SPIRITUAL HUNGER AND THIRST
"Blessed are they which do hunger and thirst after righteousness: for they shall
be filled," MAT 5:6.
The beatitudes are the steps that lead us into the temple, which is the body of Christ.
Each beatitude specifically identifies a definite character trait in those who have the
work of grace in their hearts.
The first beatitude speaks of spiritual poverty. "Blessed are the poor in
spirit," MAT 5:3. The second beatitude speaks of penitence. "Blessed are they
that mourn," MAT 5:4. Penitence is an essential element of the character of one who
possesses grace. The third beatitude speaks of meekness. "Blessed are the meek,"
MAT 5:5. Our text is the fourth beatitude which speaks of spiritual hunger and thirst.
"Blessed are they which do hunger and thirst after righteousness," MAT 5:6.
Each one of the seven beatitudes rise above the one that precedes it. The beatitudes
are as the steps of a staircase that lead into the temple. No man ever becomes hungry and
thirsty after righteousness until he is convinced of his spiritual poverty. The spiritual
poverty of the first beatitude must be experienced before the hunger and thirst of the
fourth beatitude can be experienced. Until one learns to see the spiritual poverty of
unrighteousness and the depravity of our fallen nature, there is no hunger and thirst
As we learn to understand the spiritual poverty there is in unrighteousness, we begin
to hunger and thirst after righteousness. As we learn to see the fallen condition in which
we are, we become one of those blessed mourners who mourn over the sinfulness of our sins.
The knowledge of our sins is the root from which meekness grows, and this knowledge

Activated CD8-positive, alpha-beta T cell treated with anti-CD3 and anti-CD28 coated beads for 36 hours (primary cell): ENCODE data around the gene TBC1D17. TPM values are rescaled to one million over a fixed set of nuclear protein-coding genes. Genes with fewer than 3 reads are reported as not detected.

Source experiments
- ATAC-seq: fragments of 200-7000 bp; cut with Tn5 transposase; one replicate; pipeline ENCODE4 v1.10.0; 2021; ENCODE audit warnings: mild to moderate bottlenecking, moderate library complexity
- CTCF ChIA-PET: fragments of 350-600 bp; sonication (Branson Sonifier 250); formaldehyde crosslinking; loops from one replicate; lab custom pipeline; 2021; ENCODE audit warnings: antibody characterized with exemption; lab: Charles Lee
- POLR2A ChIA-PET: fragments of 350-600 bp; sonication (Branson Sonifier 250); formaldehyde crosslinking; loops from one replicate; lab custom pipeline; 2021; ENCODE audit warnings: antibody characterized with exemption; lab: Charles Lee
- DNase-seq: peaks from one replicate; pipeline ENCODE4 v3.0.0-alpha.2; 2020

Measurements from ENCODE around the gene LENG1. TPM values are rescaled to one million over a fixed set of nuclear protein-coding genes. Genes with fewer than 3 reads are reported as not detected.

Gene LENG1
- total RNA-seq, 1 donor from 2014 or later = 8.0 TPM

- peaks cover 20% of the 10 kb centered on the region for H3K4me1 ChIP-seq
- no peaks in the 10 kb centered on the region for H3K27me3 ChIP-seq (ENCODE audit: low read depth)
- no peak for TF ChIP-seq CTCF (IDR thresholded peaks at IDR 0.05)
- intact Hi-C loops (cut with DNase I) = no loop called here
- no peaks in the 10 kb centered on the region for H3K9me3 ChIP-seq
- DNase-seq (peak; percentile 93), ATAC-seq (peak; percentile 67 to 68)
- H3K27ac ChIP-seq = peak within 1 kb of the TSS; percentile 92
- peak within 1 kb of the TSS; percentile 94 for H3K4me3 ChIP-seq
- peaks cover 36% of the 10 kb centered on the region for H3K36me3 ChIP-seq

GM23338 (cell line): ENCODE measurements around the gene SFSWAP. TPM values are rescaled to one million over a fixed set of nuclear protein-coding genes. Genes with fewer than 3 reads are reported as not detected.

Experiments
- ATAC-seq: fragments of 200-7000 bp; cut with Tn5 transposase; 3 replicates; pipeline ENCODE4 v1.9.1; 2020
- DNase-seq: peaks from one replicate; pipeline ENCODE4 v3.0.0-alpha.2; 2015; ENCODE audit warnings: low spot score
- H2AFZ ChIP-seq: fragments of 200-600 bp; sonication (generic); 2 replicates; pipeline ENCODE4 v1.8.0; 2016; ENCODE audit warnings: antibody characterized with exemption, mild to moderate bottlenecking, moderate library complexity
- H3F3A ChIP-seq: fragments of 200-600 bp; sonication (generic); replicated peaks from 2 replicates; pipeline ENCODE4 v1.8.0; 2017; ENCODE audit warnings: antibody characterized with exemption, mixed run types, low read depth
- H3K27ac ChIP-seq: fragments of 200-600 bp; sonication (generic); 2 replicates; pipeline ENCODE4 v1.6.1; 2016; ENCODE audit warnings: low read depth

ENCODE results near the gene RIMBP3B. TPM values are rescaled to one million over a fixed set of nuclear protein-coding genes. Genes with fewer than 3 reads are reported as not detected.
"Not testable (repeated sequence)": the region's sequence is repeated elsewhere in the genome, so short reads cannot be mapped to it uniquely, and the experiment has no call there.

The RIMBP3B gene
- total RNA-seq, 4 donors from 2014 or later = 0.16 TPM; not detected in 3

results in a true hungering and thirsting after righteousness.
We will never hunger and thirst after righteousness until we have learned to mourn over
sin. Until we understand the sinfulness of sin and mourn over it, we won't have a hunger
and thirsting after Christ. We won't have a hungering and thirsting for the righteousness
which was lost in the garden of Eden. We will never long for the righteousness given to
those who inherit eternal life until we understand mourning over sin.
Fallen man will never have a desire to seek these things until he has been brought to
true meekness before God. Until the old man of sin has been crucified, we will never put
the Lord or our fellow man ahead of ourselves; we will not understand what it means to
hunger and thirst after righteousness.
A man will never hunger and thirst after righteousness until he has ceased to hunger
and thirst after perishable things. By nature we hunger and thirst after the things of
this world. We may hunger and thirst after some attainment in life. We thirst after
education or hunger for an important position. As long as these things gratify the heart,
we cannot serve the Lord. We cannot serve two gods. As long as we cherish the idols of our
silver and gold, they will have control of our heart. As long as we still pursue the
things of this world, we will never experience true hunger and thirst after righteousness.
In an earlier message I spoke of how "THE MIRAGE SHALL BECOME A POOL." This
life is such a mirage, i.e., an optical illusion. Many things stand before us and look as
though they will satisfy us. We do not realize, however, what an empty place was created
by our fall in Adam when the image of God was taken away. That loss has created a vacuum
that cannot be truly filled and satisfied by anything less than the image of God.
Our natural hunger and thirst after temporal things will never satisfy the emptiness
within us. Without the restoration of the image of God, our lives are but a mirage. All
the things which we strive for and desire in this life are nothing but a mirage; when we
reach them, we find them empty. As long as we are still running after a gold mine at the
end of the rainbow, we have no true hunger and thirst after righteousness.